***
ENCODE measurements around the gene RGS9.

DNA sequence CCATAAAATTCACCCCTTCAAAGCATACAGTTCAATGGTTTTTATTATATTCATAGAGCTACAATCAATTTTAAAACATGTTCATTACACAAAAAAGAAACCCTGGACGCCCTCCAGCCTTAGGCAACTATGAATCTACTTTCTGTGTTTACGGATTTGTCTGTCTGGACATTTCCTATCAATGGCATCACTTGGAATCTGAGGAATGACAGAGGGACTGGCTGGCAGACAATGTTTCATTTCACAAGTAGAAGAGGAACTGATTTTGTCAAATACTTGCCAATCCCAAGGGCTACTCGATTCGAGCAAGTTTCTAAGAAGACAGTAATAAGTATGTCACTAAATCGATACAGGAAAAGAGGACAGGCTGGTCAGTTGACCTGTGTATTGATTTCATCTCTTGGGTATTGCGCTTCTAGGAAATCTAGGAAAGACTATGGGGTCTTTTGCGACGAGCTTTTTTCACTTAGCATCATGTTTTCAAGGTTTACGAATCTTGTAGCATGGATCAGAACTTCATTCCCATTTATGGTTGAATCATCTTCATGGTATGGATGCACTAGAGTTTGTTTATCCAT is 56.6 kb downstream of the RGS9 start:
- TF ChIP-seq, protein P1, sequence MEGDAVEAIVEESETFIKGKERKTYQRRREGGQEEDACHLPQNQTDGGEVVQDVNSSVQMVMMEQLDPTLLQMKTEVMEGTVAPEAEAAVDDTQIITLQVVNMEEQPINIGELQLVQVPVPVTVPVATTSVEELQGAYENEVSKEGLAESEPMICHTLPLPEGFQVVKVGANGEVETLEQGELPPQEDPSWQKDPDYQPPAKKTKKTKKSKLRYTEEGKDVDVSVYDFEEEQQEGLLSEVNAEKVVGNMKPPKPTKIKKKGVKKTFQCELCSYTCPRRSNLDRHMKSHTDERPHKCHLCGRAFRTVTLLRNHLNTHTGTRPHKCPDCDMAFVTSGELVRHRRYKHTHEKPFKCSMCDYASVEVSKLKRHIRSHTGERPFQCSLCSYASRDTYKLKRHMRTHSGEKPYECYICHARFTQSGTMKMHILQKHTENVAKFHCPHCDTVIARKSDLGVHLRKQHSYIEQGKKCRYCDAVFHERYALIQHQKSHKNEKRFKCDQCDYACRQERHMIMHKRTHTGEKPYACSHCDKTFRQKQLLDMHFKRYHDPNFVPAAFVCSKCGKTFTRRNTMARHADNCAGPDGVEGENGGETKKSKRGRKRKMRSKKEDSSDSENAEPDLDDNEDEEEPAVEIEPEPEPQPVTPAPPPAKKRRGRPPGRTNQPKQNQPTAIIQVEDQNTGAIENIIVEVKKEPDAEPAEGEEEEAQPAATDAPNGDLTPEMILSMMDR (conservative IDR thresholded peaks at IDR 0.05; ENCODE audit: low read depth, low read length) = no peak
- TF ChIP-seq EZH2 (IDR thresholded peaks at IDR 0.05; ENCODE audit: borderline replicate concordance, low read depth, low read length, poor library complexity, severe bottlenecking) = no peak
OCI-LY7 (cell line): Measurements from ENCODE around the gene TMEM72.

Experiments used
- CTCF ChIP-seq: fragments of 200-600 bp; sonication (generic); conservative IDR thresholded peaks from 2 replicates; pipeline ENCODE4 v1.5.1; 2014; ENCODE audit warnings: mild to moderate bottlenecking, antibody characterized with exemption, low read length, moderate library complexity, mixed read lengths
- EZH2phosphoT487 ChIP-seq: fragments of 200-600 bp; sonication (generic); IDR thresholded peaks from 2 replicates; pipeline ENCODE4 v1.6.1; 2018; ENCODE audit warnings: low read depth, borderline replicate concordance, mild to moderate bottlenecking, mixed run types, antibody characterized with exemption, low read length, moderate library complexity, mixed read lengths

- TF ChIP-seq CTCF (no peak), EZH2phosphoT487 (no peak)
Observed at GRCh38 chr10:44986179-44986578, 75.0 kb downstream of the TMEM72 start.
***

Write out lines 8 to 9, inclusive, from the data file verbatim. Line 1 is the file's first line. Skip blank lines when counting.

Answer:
- EZH2phosphoT487 ChIP-seq: fragments of 200-600 bp; sonication (generic); IDR thresholded peaks from 2 replicates; pipeline ENCODE4 v1.6.1; 2018; ENCODE audit warnings: low read depth, borderline replicate concordance, mild to moderate bottlenecking, mixed run types, antibody characterized with exemption, low read length, moderate library complexity, mixed read lengths

- TF ChIP-seq CTCF (no peak), EZH2phosphoT487 (no peak)